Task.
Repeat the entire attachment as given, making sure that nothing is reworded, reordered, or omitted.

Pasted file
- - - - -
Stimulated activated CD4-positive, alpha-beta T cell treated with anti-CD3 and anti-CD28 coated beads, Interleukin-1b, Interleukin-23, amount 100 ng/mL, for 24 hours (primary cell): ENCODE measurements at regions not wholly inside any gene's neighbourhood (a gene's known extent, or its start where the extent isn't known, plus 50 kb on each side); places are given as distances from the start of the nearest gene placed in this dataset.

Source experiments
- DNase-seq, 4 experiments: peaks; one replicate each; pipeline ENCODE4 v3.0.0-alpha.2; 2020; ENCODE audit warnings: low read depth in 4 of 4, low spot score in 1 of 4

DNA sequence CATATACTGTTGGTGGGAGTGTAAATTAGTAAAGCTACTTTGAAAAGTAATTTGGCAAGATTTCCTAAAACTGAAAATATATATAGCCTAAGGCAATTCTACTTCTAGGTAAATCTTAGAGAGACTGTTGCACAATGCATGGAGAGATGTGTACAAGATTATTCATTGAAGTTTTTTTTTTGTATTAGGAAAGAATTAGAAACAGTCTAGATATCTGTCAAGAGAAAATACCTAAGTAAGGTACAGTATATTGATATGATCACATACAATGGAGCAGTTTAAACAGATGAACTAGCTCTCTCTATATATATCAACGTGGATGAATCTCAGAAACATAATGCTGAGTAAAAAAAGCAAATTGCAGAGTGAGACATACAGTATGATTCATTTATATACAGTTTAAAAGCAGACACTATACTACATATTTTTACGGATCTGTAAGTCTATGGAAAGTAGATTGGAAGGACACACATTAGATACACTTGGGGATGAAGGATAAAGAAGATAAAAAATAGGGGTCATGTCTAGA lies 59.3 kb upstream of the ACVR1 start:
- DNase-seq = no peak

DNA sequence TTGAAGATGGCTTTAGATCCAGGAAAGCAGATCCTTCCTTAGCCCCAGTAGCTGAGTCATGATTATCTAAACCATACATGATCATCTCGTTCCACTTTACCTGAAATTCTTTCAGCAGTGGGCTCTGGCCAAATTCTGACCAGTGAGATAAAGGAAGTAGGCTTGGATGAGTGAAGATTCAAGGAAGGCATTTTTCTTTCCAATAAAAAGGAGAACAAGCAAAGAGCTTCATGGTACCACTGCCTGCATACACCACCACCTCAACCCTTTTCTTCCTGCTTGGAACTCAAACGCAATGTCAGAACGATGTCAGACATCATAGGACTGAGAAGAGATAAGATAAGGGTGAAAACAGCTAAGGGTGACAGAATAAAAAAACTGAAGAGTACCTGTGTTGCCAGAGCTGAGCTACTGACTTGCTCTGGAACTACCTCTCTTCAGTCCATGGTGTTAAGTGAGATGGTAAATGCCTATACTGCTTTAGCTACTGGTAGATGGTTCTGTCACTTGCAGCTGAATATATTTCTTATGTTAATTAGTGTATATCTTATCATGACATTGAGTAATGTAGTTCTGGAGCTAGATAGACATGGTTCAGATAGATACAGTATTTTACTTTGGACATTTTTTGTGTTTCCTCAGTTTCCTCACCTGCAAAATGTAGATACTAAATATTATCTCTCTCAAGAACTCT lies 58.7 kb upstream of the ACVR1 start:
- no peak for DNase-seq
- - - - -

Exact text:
Stimulated activated CD4-positive, alpha-beta T cell treated with anti-CD3 and anti-CD28 coated beads, Interleukin-1b, Interleukin-23, amount 100 ng/mL, for 24 hours (primary cell): ENCODE measurements at regions not wholly inside any gene's neighbourhood (a gene's known extent, or its start where the extent isn't known, plus 50 kb on each side); places are given as distances from the start of the nearest gene placed in this dataset.

Source experiments
- DNase-seq, 4 experiments: peaks; one replicate each; pipeline ENCODE4 v3.0.0-alpha.2; 2020; ENCODE audit warnings: low read depth in 4 of 4, low spot score in 1 of 4

DNA sequence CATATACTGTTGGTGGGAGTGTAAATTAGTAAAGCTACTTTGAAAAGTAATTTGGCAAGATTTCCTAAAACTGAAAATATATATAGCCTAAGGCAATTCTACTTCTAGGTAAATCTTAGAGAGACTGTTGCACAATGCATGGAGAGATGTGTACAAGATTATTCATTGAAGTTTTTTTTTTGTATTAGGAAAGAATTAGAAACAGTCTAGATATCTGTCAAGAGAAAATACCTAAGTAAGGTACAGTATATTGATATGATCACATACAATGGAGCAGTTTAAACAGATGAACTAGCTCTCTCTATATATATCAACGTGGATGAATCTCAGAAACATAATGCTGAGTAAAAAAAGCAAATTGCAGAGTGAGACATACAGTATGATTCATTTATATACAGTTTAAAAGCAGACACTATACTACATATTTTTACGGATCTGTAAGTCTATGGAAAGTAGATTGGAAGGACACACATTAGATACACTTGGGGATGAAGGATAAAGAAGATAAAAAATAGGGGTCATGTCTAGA lies 59.3 kb upstream of the ACVR1 start:
- DNase-seq = no peak

DNA sequence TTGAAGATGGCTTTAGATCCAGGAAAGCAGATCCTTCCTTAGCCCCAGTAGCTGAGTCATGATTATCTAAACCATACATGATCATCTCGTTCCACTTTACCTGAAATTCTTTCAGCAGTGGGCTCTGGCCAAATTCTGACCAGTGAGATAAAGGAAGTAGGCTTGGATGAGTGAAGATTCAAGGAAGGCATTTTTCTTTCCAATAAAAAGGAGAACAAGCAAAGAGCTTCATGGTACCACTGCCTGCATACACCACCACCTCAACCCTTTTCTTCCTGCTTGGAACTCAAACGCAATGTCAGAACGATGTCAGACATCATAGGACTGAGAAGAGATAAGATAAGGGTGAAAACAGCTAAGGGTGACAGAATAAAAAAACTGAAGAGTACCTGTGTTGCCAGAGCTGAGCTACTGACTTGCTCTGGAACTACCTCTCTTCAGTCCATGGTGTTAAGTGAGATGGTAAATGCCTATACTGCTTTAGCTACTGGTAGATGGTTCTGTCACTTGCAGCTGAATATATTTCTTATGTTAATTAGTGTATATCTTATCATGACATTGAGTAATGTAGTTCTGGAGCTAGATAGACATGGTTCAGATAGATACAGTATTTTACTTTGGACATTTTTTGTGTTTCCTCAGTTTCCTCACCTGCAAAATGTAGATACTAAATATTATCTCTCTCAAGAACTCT lies 58.7 kb upstream of the ACVR1 start:
- no peak for DNase-seq